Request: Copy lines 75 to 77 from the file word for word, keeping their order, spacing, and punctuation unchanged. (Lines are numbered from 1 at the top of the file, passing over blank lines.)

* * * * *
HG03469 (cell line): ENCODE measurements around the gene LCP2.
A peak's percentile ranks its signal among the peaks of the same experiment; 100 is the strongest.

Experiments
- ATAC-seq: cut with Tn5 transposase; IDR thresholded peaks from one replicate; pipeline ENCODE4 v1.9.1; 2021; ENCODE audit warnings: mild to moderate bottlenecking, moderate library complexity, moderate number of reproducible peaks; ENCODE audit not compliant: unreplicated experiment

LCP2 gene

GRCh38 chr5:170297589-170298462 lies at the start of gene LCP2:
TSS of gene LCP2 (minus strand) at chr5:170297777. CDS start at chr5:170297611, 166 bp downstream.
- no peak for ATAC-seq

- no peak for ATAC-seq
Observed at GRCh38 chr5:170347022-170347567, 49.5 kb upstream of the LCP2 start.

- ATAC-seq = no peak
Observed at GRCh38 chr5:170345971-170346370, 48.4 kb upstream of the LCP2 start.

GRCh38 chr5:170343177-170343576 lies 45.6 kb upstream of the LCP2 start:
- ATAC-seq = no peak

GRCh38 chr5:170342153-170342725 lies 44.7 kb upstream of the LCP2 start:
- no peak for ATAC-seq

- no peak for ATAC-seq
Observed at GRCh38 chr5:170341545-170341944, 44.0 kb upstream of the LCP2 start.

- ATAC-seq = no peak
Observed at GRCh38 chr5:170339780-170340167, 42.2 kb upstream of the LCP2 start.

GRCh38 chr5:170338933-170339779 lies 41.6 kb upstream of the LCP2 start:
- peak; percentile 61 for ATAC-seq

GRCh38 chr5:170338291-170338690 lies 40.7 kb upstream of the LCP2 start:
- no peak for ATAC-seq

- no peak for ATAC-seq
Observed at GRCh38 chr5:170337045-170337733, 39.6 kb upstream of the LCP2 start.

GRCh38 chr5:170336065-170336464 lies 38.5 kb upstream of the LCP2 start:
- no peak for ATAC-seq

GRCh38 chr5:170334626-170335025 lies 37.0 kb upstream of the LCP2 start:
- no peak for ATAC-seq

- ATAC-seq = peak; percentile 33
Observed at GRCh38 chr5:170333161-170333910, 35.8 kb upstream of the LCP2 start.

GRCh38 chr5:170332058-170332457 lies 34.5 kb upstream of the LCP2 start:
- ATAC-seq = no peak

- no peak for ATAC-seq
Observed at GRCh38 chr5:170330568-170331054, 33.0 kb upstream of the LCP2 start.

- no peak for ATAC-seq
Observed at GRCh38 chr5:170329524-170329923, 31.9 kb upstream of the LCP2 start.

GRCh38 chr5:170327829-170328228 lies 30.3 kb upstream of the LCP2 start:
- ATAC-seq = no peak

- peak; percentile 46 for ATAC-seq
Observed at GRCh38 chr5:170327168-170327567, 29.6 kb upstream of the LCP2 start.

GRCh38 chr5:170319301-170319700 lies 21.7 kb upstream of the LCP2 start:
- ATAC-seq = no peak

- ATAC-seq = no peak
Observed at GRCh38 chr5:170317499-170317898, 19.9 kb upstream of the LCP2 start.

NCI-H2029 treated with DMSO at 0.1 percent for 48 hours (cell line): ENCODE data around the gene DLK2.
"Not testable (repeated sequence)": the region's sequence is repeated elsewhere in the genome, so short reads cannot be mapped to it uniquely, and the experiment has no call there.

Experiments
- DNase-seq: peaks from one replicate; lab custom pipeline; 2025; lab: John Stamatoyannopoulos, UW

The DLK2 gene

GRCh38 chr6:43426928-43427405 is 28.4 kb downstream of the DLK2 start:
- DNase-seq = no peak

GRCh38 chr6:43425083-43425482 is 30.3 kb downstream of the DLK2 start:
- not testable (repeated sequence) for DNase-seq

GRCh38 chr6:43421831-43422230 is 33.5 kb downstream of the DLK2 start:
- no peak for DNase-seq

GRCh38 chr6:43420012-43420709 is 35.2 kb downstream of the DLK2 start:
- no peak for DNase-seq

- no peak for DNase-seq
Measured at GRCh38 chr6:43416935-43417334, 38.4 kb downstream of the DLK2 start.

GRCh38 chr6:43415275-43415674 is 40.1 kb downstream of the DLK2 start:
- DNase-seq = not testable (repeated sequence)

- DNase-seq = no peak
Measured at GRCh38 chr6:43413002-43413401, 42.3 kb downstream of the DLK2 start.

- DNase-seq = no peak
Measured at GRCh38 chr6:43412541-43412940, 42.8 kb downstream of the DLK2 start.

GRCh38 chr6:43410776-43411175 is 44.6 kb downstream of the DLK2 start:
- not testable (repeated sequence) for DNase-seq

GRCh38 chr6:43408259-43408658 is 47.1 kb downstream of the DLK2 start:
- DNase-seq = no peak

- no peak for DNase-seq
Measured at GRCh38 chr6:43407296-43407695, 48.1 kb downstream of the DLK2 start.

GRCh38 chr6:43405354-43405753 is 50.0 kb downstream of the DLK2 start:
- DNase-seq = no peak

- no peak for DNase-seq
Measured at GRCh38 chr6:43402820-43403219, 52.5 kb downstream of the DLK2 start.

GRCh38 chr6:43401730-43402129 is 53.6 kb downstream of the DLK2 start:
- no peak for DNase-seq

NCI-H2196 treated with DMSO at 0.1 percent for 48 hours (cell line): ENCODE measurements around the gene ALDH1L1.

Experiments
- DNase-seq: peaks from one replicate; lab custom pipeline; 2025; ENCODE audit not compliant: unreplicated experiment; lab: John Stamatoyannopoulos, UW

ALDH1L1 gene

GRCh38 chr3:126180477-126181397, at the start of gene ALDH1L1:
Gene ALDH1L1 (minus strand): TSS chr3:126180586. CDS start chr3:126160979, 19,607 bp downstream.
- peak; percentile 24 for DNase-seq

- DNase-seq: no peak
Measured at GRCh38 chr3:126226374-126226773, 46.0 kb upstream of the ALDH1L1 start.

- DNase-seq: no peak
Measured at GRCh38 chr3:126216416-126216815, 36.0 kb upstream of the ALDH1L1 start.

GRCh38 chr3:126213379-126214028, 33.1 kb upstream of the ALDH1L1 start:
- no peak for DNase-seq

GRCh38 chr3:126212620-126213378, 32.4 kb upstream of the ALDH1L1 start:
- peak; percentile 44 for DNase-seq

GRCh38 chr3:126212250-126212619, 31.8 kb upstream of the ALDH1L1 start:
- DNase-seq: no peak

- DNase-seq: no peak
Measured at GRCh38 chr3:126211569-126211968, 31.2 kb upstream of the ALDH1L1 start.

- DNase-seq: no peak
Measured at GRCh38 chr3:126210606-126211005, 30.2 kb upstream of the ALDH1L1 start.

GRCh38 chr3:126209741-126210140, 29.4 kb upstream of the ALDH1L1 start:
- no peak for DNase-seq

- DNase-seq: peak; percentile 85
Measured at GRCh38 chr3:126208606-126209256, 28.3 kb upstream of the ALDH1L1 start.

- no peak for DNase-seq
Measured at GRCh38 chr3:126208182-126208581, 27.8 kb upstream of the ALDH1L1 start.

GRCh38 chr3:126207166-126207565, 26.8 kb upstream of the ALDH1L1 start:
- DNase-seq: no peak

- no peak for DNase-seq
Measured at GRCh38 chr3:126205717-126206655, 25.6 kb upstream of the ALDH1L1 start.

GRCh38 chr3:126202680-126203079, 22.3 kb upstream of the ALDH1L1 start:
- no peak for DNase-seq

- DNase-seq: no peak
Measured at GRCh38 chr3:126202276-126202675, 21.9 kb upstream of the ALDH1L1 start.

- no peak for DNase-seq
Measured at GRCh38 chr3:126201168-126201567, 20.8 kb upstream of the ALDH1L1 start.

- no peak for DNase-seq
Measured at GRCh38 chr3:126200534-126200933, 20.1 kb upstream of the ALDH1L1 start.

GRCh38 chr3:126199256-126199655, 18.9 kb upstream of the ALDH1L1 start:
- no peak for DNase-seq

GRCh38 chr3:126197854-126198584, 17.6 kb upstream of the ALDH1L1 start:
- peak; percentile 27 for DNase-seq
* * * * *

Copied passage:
- DNase-seq = no peak

- no peak for DNase-seq
Measured at GRCh38 chr6:43402820-43403219, 52.5 kb downstream of the DLK2 start.